The teen years are prime time for wisdom teeth problems, since they generally begin to erupt between ages 17 and 25. That's why it is very important that teens are seen regularly by their dentists. Keeping a sharp eye on teenagers and wisdom teeth and intervening at the first sign of trouble can avoid common problems that can be caused as third molars grow in improperly – which occurs more often than not.
Why Wisdom Teeth are Removed: Common Third Molar Problems
While for some lucky teens, third molars grow in without incident and don't necessarily require removal, in the majority of cases, teenagers and wisdom teeth are not a happy combination. Since the human jaw has become somewhat smaller than it was many generations ago, most of us simply don't have room for wisdom teeth to erupt properly. That crowding can result in a number of common problems, such as third molars that emerge at odd angles, which can cause damage or shifting in other teeth, or impaction, where the tooth becomes fully or partially trapped beneath the gum line, a condition that can lead to complications like infections, cysts, tumors or gum disease.
Given the high probability that wisdom teeth will be troublesome, it is very important that their development is monitored closely during the teen years. Catching troublesome wisdom teeth early and removing them before they cause pain, infection or damage to other teeth is the goal of that monitoring. Additionally, even if poorly developed wisdom teeth do not cause immediate complications, when removal will be necessary, sooner is better than later. The longer those troublesome third molars are allowed to develop, the larger and more securely anchored the roots will become, making removal more complicated and painful and recovery a longer and more uncomfortable process.
Teenagers and Wisdom Teeth Removal: Schedule Procedures for Plenty of Recovery Time
Another point of concern with teenagers and wisdom teeth is how, exactly, to fit wisdom teeth removal into the typical teen's busy schedule to ensure a healthy and complete recovery. While wisdom teeth removal is a fairly routine procedure in most cases, it is still surgery, and complications can happen. Complications are more likely in teens that don't take the time to follow their surgeon's instructions and advice after surgery and during the recovery period.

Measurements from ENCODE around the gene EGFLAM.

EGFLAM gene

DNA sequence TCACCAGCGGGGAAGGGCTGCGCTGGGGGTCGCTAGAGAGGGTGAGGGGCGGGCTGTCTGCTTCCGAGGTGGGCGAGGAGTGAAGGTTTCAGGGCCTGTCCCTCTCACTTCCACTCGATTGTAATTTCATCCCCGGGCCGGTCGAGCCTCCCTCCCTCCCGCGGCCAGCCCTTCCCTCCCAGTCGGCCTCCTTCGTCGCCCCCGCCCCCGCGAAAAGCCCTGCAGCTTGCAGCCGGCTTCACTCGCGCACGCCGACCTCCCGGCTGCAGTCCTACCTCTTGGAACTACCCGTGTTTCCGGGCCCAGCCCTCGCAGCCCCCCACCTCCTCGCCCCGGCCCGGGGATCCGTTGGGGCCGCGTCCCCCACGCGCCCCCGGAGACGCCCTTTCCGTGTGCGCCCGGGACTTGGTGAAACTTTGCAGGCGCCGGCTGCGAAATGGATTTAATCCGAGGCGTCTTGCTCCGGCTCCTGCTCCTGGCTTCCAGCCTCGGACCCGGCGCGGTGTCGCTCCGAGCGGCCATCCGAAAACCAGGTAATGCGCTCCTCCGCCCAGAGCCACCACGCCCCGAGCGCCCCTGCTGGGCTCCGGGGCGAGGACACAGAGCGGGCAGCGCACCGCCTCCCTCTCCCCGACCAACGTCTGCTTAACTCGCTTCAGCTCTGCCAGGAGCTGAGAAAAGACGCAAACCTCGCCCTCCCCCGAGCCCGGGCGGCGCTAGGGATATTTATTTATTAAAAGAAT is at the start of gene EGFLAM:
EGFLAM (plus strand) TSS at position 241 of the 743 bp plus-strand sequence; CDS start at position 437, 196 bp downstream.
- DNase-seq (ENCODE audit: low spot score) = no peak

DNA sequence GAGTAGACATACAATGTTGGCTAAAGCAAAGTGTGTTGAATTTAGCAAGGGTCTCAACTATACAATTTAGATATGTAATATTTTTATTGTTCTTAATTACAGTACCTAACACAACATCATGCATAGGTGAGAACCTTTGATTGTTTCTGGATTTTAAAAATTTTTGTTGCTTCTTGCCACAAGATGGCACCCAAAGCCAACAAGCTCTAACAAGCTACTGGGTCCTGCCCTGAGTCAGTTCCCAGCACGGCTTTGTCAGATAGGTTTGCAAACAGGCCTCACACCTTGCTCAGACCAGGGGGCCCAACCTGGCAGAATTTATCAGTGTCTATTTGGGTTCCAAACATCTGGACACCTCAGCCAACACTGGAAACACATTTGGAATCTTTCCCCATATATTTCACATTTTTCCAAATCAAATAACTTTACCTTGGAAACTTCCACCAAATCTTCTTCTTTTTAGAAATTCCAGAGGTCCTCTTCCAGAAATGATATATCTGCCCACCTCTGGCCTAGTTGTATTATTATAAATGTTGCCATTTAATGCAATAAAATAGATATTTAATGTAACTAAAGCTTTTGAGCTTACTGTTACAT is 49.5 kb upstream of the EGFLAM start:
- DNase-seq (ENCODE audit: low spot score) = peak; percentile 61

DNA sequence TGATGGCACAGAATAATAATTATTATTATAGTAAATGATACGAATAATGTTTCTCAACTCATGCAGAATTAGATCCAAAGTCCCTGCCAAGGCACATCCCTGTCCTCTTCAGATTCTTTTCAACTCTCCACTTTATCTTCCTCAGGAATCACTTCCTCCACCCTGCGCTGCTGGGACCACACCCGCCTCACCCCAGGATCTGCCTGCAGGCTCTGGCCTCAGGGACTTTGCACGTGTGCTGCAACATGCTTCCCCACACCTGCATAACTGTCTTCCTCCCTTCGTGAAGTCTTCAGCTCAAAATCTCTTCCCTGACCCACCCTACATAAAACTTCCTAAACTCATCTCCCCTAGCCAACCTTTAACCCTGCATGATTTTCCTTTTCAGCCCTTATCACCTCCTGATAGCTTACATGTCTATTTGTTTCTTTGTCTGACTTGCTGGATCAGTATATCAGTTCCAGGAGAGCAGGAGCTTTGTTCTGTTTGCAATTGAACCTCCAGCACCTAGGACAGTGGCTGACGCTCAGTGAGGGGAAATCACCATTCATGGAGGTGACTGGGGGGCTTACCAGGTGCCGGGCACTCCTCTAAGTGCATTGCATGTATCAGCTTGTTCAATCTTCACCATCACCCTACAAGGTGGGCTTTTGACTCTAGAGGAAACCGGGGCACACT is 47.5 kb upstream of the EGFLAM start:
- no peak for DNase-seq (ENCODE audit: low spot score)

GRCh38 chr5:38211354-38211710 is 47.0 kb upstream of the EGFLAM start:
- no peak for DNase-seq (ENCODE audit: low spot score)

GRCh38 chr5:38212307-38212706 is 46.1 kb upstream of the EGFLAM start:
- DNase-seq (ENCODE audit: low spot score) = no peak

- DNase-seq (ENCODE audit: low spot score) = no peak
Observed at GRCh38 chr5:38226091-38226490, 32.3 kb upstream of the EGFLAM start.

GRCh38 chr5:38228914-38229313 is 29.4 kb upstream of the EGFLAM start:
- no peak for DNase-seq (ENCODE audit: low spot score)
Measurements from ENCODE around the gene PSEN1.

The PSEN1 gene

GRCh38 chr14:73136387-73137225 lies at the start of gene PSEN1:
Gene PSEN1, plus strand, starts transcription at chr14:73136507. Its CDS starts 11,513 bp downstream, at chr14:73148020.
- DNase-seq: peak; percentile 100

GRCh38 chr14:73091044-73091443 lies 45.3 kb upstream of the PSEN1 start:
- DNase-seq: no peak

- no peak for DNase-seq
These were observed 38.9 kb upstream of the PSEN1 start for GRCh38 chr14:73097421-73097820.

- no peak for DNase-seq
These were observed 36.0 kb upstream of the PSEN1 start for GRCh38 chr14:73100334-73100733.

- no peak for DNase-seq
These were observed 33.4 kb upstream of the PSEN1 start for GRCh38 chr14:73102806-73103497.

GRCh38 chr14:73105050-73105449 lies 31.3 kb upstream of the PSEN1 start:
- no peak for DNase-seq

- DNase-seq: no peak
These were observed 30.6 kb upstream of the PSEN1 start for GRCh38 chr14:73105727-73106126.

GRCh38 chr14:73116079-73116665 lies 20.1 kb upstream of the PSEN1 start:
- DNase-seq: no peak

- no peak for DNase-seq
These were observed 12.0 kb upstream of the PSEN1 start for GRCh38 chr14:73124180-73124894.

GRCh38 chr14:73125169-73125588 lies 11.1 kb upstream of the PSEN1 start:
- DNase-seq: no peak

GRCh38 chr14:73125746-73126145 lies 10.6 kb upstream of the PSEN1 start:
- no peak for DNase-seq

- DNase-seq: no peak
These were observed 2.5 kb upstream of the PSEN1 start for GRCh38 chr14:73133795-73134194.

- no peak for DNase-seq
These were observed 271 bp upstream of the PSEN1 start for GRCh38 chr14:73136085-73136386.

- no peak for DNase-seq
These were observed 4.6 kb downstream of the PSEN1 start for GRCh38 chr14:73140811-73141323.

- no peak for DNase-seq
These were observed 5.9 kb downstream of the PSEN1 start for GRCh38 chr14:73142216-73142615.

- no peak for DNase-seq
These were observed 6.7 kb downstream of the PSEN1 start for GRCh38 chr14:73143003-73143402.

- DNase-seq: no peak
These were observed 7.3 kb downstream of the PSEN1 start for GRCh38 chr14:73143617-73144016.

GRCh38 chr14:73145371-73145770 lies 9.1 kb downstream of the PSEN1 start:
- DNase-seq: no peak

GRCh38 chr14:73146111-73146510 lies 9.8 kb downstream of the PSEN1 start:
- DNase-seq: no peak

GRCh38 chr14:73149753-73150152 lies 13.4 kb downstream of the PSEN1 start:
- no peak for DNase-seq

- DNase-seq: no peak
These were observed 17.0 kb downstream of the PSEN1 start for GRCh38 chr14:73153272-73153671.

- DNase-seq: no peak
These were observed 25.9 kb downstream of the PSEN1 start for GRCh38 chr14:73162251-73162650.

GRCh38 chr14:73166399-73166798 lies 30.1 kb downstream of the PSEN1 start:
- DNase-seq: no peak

Returning to activities, like sports or a heavy class schedule, or eating pizza the day after surgery instead of soft foods can bring on painful complications like dry socket or infection, making recovery from wisdom teeth removal longer and more difficult than it should be. Scheduling your teen's procedure when he or she has a break from school or sports commitments, perhaps during the upcoming winter/holiday break, is the best way to ensure he or she has the recommended seven to ten days free for recovery.
Of course, acute wisdom teeth problems generally require more immediate attention, a situation that doesn't lend itself to careful scheduling. That is exactly why catching problems in their early stages is so important. Why take the chance of a sudden problem during mid-term exams or, worse yet, finals? If your teen hasn't seen a dentist lately to have wisdom teeth development checked, schedule an appointment. Having them looked at as soon as possible is the best way to avoid common wisdom teeth problems popping up at very inconvenient times.
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